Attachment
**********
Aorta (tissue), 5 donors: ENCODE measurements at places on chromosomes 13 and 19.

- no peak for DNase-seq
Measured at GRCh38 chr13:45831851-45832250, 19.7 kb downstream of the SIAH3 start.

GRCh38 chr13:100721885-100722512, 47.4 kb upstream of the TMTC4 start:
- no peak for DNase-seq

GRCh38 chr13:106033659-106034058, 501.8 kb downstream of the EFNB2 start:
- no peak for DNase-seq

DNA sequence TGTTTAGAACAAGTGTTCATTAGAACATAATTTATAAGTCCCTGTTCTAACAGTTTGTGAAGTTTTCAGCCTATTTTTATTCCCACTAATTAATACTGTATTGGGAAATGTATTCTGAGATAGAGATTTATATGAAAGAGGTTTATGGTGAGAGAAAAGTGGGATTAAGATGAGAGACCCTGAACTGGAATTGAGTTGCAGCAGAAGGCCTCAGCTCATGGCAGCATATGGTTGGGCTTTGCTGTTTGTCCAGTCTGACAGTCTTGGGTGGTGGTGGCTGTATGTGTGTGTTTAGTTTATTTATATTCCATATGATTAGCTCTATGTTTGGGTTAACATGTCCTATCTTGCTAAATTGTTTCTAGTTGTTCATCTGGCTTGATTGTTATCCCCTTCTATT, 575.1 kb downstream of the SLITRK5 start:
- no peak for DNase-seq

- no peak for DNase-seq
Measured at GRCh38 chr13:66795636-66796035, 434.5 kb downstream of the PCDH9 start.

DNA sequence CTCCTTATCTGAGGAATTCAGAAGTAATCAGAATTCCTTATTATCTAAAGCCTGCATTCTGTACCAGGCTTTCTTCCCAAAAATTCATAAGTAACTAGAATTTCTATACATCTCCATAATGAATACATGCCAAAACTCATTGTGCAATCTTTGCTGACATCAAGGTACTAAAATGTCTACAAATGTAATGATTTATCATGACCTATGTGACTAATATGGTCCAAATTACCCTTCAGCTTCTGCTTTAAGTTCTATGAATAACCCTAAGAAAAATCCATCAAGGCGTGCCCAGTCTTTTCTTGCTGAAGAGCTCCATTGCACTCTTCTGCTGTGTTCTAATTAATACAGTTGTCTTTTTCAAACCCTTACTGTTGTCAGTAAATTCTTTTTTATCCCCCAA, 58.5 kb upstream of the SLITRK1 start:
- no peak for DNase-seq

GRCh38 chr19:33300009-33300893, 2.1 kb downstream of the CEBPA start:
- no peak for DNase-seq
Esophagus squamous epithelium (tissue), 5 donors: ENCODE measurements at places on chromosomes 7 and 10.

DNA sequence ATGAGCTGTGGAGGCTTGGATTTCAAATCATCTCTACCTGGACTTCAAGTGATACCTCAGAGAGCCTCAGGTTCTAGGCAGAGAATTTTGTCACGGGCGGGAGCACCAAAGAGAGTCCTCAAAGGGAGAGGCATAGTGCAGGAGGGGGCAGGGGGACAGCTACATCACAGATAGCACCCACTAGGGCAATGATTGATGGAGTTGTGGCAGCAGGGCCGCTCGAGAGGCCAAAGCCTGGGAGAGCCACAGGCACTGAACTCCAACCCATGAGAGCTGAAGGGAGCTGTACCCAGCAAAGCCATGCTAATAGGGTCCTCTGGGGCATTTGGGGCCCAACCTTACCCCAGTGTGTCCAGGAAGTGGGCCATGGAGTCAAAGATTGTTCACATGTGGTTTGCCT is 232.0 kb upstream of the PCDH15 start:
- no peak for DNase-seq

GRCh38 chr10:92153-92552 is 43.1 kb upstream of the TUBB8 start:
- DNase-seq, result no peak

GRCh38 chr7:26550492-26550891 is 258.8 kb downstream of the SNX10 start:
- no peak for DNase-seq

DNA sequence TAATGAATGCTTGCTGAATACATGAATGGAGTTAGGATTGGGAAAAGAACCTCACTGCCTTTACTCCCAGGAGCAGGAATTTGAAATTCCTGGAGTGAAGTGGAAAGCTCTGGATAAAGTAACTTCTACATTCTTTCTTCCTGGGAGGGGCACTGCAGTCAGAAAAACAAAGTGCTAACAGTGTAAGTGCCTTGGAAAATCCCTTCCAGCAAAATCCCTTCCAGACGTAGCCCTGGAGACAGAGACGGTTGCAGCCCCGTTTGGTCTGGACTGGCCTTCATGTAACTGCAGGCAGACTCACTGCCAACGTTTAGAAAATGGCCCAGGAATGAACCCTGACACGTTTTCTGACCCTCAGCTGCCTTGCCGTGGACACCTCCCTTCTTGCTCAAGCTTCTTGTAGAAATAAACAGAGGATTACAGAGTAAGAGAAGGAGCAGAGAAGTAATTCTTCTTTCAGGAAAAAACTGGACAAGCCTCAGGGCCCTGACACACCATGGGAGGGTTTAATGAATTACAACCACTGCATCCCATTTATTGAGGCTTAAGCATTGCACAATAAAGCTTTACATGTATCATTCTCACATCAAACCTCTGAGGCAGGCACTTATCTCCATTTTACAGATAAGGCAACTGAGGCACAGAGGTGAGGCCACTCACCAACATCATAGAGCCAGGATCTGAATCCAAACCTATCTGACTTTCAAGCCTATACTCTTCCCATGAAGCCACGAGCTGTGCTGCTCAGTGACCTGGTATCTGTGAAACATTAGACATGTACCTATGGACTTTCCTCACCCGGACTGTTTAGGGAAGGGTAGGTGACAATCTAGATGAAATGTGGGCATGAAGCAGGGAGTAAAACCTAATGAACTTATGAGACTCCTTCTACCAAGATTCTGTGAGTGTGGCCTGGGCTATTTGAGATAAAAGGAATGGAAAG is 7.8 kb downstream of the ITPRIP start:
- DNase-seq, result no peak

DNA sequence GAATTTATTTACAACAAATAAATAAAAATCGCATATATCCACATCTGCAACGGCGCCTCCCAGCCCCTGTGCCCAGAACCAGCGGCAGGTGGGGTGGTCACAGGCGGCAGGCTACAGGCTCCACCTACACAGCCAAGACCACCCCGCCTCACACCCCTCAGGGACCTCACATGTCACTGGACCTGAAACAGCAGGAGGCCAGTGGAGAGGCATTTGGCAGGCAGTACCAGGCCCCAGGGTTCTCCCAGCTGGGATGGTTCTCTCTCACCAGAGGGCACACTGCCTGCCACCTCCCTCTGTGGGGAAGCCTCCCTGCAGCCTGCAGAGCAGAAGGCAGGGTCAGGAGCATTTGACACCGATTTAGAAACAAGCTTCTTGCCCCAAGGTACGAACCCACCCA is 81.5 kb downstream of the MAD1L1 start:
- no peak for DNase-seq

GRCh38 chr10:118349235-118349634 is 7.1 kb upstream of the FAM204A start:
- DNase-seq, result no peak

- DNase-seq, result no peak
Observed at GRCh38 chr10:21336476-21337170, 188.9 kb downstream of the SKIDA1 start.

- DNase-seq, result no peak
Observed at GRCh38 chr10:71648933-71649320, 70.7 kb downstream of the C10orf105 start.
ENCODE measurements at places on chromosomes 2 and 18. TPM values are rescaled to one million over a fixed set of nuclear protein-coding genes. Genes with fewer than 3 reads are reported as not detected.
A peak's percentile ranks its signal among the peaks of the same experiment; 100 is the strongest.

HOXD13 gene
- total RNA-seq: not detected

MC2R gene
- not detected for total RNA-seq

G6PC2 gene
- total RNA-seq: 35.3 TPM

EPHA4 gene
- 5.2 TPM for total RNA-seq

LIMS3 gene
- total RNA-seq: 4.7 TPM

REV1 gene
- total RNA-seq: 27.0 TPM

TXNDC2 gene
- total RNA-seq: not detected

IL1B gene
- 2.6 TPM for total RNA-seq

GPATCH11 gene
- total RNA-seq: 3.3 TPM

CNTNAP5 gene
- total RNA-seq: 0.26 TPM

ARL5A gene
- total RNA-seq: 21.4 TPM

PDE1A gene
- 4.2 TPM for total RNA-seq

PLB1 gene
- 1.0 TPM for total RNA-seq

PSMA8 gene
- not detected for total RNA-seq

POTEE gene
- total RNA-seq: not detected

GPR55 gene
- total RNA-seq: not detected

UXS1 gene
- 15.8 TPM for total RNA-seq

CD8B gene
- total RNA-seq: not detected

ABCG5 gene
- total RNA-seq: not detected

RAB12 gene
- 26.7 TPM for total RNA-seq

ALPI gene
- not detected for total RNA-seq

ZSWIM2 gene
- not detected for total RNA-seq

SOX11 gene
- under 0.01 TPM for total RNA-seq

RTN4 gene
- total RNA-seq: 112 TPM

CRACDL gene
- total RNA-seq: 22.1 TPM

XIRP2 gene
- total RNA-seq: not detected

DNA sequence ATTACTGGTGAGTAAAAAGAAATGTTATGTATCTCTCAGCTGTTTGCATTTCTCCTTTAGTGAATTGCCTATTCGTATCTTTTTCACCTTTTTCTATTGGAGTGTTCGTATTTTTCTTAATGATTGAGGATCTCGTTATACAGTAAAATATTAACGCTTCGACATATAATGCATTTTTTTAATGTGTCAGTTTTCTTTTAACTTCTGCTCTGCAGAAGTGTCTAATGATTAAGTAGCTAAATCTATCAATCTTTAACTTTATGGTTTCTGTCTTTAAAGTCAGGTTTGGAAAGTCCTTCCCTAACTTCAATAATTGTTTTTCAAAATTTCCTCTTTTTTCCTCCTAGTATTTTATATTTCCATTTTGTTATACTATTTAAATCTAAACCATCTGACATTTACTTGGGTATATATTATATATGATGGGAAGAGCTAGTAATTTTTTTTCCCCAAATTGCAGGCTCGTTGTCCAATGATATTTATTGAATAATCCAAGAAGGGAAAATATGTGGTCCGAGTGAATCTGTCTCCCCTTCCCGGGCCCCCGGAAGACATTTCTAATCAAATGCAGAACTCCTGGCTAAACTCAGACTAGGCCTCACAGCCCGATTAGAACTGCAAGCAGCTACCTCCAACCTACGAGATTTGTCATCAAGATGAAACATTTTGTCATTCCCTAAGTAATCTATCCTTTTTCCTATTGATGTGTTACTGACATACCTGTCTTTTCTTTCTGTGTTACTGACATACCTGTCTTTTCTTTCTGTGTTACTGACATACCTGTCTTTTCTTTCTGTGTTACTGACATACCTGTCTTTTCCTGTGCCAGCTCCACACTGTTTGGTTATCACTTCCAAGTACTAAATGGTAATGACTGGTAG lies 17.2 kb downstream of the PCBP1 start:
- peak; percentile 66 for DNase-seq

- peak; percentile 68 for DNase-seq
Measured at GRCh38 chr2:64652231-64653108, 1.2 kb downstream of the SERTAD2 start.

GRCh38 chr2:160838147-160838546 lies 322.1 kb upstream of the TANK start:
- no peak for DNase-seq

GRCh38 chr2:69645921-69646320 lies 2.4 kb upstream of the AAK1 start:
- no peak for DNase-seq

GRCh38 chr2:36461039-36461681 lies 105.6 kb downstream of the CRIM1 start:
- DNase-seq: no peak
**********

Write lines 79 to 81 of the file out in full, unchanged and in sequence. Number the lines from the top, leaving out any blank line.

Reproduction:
SOX11 gene
- under 0.01 TPM for total RNA-seq

RTN4 gene